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Court of Appeal, Second District, Division 7, California.

Marianne SAELZLER, Plaintiff and Appellant, v. ADVANCED GROUP 400 et al., Defendants and Respondents.

No. B125896.

Decided: December 27, 1999

Daniel B. Wolfberg, Santa Monica, for Plaintiff and Appellant. Early, Maslach, Price & Baukol, Los Angeles, and Priscilla F. Slocum, Pasadena, for Defendants and Respondents.

In this case, the trial court reluctantly granted summary judgment against a delivery woman despite evidence the apartment complex where she was assaulted had experienced many prior crimes and similar assaults and yet had not provided adequate security.   The trial court felt compelled to grant the summary judgment under the decision in Nola M. v. University of Southern California (1993) 16 Cal.App.4th 421, 20 Cal.Rptr.2d 97 (Nola M.) because the assailants had not been apprehended and the plaintiff was in no position to prove they would not have attacked her even were proper security precautions in place.   We conclude that barring unusual circumstances the complete absence of required security measures is sufficient to create a triable issue this breach of duty was a contributing cause of crimes committed at the unsecured location.   Accordingly, we reverse.


Consistent with the standard of review for summary judgments, we summarize the evidence from the perspective most favorable to the losing party.

At the time of this incident, March 15, 1996, appellant Marianne Saelzler was an employee of Federal Express.   Respondents were owners of the Sherwood Apartments, a 300-unit apartment complex located on a several acre site in Bell Flower.   Saelzler came to the complex in mid-afternoon to deliver a package to a resident.   As she entered the premises, she saw two young men loitering outside a locked gate that had been propped open.   While walking across the grounds she saw another young man already on the premises.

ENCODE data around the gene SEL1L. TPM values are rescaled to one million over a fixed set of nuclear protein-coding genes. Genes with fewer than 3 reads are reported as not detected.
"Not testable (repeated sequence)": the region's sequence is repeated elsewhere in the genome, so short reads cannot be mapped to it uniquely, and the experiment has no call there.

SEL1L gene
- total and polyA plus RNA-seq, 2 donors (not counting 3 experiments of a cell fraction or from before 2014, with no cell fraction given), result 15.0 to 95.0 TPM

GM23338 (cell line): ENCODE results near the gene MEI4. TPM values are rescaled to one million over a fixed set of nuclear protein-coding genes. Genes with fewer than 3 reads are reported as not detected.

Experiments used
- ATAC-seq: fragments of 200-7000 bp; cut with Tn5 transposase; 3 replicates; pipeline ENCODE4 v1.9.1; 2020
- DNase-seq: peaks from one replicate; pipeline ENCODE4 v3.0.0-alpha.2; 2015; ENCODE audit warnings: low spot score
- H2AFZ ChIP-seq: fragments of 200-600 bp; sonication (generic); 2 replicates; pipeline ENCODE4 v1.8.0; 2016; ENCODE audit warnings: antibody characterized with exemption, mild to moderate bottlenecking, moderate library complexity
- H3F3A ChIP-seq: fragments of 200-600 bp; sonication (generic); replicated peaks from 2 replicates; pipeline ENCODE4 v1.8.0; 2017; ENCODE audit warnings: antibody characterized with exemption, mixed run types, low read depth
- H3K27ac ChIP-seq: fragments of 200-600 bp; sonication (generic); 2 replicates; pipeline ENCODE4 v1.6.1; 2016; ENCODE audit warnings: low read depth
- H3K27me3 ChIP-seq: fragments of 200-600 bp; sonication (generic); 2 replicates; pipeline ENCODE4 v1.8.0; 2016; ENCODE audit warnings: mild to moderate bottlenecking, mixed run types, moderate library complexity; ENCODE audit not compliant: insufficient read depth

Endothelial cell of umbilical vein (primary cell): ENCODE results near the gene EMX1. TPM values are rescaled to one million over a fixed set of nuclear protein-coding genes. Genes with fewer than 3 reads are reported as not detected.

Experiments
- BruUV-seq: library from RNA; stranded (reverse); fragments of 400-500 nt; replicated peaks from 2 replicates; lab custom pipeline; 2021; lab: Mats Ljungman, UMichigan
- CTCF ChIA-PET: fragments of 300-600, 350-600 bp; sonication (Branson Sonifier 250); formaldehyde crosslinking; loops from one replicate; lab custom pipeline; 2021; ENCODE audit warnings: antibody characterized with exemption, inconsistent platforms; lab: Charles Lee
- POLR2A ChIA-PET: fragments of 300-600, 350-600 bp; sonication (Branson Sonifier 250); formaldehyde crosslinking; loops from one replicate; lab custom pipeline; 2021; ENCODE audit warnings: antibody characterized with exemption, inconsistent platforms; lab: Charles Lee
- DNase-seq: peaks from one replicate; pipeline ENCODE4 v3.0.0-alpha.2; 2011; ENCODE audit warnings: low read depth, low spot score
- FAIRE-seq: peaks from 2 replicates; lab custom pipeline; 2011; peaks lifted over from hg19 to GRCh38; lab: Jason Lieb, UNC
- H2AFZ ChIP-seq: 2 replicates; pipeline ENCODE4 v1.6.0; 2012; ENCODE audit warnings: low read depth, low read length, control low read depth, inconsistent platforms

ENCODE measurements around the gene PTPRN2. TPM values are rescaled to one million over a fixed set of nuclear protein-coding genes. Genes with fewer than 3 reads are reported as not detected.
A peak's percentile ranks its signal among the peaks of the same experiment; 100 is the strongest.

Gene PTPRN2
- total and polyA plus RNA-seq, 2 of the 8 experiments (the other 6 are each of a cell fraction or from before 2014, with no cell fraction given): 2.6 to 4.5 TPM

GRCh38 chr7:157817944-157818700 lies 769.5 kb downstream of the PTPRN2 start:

The attempt to deliver the package proved unsuccessful because the resident was not at home.   While Saezler was returning down a walk path with the package in hand, three men confronted her, including the two she had seen earlier near the open gate and the third she had seen inside the complex.   One of them asked “Where do you think you're going?”   When she didn't reply the other said, “You're not going anywhere.”   Then the three of them beat her and attempted to rape her, inflicting serious injuries.   After assaulting Saelzler the assailants fled and were never apprehended.